By Wajid Shamsul Hasan
Pakistan’s foreign policy continues to be a guessing game despite the fact that we have a robust foreign minister at long last. There must have been some wisdom in Mian Sahib not to have a foreign minister as long as he was PM. He knew the calibre of his cabinet colleagues and to an extent he was right not to trust foreign affairs with any one of them.
Current Prime Minister Shahid Khaqqan Abbasi opted to have a foreign minister to shut up the critics. His choice obviously was of a person who could look into the eyes of the devils if not more at least as an equal. Initially Foreign Minister Khawaja Asif’s responses to questions and utterances in Washington at least made people at home have second thoughts about him and his calibre notwithstanding him making a name for himself as a gender basher when he called heavy weight PTI leader Dr Shireen Mazari a trawler.
While Tweeting Piper in Donald Trump have cornered Pakistan much too much, his officials continue to blow hot and cold. And just when we were trying to stand up to restructure our foreign policy whatever it was, our Foreign Minister in his off the cuff tweet regarding deferment of FATF action to blacklist Pakistan for three months and to place it in the grey list until June-upset the applecart embarrassing friends who were responsible for getting us the breathing space.
This brings us to the fact that we keep messing up our foreign policy and there is desperate urgency that we get down to redrawing the parameters after having an extensive debate in the Parliament to frame our response to foreign policy issues-whether it is Afghanistan, Haqqani Netwoork, question of safe havens, relations with India, heating up of Line of Control, likely misunderstanding with Iran over deployment of Pakistani troops in the Sunni Nato Army, progress on CPEC with China. No doubt the current government has deliberately undermined the Parliament despite the fact that the need of the hour is for the Parliament to get promptly into session and discuss threadbare the vital issues of foreign policy especially following the arbitrary decision of the government to rent out its troops for the defence of a foreign country.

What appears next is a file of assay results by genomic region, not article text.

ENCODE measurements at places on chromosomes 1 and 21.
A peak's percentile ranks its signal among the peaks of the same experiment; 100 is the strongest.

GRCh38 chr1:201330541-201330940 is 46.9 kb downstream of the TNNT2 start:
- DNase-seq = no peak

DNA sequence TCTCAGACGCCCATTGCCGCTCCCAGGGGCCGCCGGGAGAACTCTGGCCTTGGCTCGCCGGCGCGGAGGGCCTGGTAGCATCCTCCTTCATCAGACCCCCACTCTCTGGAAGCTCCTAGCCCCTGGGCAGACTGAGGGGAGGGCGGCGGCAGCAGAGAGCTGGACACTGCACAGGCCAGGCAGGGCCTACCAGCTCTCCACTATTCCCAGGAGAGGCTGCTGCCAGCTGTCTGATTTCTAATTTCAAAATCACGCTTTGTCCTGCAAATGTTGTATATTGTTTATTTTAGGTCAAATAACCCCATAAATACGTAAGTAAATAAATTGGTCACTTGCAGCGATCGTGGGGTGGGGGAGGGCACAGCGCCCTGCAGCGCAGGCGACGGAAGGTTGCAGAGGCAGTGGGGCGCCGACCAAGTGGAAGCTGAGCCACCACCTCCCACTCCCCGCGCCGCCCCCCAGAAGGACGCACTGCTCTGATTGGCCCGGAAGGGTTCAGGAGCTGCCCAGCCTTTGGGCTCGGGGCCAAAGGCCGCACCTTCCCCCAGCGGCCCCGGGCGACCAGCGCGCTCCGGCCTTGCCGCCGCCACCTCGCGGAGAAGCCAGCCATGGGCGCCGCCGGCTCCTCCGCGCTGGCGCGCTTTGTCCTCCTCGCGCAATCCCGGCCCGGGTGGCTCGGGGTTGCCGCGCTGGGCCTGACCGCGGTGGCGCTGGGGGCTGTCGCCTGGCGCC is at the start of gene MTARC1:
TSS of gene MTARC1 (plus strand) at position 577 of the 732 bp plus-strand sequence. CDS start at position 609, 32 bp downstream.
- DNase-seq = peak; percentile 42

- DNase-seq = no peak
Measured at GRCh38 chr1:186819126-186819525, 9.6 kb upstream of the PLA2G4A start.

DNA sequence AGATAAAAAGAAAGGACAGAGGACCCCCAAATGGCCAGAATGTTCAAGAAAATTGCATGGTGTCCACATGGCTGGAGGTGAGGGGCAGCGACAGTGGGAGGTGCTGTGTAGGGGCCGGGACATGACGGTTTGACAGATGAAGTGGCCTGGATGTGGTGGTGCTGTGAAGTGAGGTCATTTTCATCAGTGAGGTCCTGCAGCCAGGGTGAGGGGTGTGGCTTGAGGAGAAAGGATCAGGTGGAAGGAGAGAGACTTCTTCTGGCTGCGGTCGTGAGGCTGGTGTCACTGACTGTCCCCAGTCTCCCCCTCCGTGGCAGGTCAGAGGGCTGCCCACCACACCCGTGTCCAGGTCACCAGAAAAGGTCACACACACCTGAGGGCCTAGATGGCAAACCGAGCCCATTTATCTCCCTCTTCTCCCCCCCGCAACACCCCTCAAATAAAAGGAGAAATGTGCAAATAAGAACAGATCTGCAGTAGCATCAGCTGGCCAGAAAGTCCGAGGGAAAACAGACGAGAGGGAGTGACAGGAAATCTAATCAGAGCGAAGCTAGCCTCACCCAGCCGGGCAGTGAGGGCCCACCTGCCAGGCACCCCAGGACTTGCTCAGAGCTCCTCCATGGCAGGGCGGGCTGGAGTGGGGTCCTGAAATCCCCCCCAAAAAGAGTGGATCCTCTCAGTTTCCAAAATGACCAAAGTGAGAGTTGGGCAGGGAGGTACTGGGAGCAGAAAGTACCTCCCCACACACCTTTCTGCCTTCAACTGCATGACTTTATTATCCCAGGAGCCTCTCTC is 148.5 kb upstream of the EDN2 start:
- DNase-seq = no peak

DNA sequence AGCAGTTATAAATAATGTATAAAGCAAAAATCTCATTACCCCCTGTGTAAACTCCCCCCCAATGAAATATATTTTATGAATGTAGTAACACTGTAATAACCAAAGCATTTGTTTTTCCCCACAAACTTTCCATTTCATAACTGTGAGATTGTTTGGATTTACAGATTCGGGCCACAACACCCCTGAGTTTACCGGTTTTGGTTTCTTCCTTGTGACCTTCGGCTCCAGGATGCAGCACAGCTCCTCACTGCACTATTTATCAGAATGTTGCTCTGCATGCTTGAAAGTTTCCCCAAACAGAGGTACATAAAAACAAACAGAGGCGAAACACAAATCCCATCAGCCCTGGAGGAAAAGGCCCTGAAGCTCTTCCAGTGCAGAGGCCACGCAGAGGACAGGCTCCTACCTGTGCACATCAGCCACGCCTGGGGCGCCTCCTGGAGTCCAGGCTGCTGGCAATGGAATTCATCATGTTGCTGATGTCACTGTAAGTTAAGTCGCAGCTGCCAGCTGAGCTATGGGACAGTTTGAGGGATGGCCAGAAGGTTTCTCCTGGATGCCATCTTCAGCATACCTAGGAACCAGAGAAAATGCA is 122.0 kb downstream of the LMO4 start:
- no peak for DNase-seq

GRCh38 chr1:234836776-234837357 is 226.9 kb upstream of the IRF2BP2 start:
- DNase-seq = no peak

Humbly I believe a foreign policy is a set of parameters that a country evolves to safeguard its geo-strategic interests, have an effective writ of the state within and in securing its borders making them inviolable. When a country ceases to have control over its borders, it claims to sovereignty become questionable. Lastly, in the affairs of diplomacy it has to remain riveted to the fact that in the conduct of bilateral relations or any other, there is no such thin as permanent friendship-whether it is higher than Himalayas or deeper than the seven seas-permanent is a country’s geo-strategic interests only and nothing else. And there is no room for compromise on it.
It will be beyond the scope of this to article to encapsulate 70 years of Pakistan’s foreign policy. Pakistan’s could be easily summed up in the title of two historic books-Ayub Khan’s “Friends, not masters”-a sort of shikwa with the United States for its treatment of Pakistan and Zulfikar Ali Bhutto’s “Myth of Independence” that laid bare how string tied we came to be with American apron to be accorded the title of most trusted ally of Washington East of Suez.
Anglo-American orientation of our Foreign Office bureaucracy headed by a Knighted Foreign Minister-no doubt a competent man– and military made us commit the fundamental blunder of seeking friends not next door but several thousand miles away. We spurned Russian invitation to get one from Washington, how we got entrapped in John Foster Dulles’ cold war pact-mania-are blunders most foul that shall remain an albatross around our neck.